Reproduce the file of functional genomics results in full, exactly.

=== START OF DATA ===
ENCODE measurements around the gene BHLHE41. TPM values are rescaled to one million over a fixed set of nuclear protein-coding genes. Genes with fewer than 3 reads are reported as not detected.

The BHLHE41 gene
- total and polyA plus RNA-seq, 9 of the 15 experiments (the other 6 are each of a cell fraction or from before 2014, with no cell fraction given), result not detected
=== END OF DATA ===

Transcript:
ENCODE measurements around the gene BHLHE41. TPM values are rescaled to one million over a fixed set of nuclear protein-coding genes. Genes with fewer than 3 reads are reported as not detected.

The BHLHE41 gene
- total and polyA plus RNA-seq, 9 of the 15 experiments (the other 6 are each of a cell fraction or from before 2014, with no cell fraction given), result not detected